Now, round my neck, and reproduced at the start of this blog and with the address of a contemporary maker below - is an image of Jesus that our Polish Socinian forebears (named Socinian after their leading theologian Faustus Socinus 1539-1604) used as a tangible reminder and expression of their faith in a particular kind of Christianity which maintained the complete humanity of Jesus and, therefore, a strictly monotheistic faith.

Reproductions can be obtained from: Marc Lauer, rue de la Gabelle, 57400 Sarrebourg, France
Tel: 06 13 37 70 25

The medallions are available in various metals and several formats. (Prices only as of August 2007) Small 16 mm in diameter: silver (25€), gold (120€); Medium 20 mm: bronze (15€), silver (35€), ‘vermeil’ (58€), bronze with gold-plated edging (61€); Large 36 mm: bronze (23€), silver (56€).

The French historian Albert Blanchard-Gaillard tells us that the medallion was worn by young Polish Brethren of noble origin who, without superstition, loved Jesus and held him as their master and began, in the late sixteenth century, to frequent foreign universities, principally in Holland or Germany, to study under anti-trinitarian ministers or theologians. Because to be a Socinian /that is to say a Unitarian) and to hold this faith was still to risk execution across Europe the medal was, in addition to being a statement of faith, also a way of identifying each other without making their heresy too obvious. The inscription, because it was in Hebrew, would not be understood by most people and the wearer could either claim ignorance as to its meaning or, if it someone could read it, it could be given an orthodox spin. But to most it would be a simple symbol of devotion to Jesus (Revue Regard, no. 2, Summer 1997, Institut d’études et de recherches sur l’histoire, les traditions, la nature et les sciences, pp. 30-34).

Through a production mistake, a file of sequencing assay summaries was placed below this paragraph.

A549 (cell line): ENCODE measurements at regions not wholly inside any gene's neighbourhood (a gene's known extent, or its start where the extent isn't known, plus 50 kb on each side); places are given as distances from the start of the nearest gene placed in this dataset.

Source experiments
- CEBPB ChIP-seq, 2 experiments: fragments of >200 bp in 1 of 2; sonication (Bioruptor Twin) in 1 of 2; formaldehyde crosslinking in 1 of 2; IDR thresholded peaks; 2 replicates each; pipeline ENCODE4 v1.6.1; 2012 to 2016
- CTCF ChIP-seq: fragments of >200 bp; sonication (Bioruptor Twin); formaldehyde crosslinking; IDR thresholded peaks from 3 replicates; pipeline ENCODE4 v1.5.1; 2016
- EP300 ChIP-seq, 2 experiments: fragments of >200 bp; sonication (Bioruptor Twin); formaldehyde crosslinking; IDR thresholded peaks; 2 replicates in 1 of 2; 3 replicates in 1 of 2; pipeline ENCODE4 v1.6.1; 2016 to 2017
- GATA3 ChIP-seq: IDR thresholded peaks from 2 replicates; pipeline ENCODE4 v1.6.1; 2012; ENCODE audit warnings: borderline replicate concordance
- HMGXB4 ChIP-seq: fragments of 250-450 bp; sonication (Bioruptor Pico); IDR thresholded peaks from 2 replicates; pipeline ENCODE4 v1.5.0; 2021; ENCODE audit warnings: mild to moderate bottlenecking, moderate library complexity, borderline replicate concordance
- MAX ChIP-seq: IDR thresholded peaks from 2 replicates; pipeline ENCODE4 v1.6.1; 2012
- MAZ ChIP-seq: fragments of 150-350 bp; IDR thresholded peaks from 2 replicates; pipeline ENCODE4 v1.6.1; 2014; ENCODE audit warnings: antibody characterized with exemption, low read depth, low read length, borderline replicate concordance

The beautiful picture of the human Rabbi Jesus, is surrounded by the single word "man" ("ishi") which is used in Hebrew in balance to the idea of God so it has the additional connotation of ordinary, customary or common - i.e. that which is not God. On the reverse the inscription reads "Mashiah melekh ba besgalom wa’ Adam - Adam 'asui hai" which can be translated to mean "The Messiah of the Kingdom of Peace became a human being."

Now our forebears and we live in a world in which, although we can envisage what it might mean to live in and belong to the Kingdom of Peace in which Love is the only law, we almost never see it actually instantiated. Even when we do see love or try to express it ourselves we know, only too well, that it is often less than perfect and who amongst us can claim to be capable of knowing and returning, let alone manifesting, perfect love? Given this, how do we reconnect with a sense of the reality of the Kingdom of Peace and perfect love when we never see it perfectly revealed in ourselves nor the many situations we find ourselves in or observe?

Well, here is why belonging to a particular unique tradition is so valuable because it is through it that Kingdom of Peace whose law is Love can made visible to us. The genius of the early Christian community was to "see" this love of God through one human being. As the First Epistle to John says "God abides in those who confess that Jesus is the Son of God, and they abide in God. So we have known and believe the love that God has for us. God is love, and those who abide in love abide in God, and God abides in them" (I John 4:15-16). Our forebears knew perfect love because they felt they had "seen" it - not as an abstract metaphysical principle of God but as a living breathing human being. Not God, remember this, but a real and complete human-being through whom God's Kingdom of Peace is seen.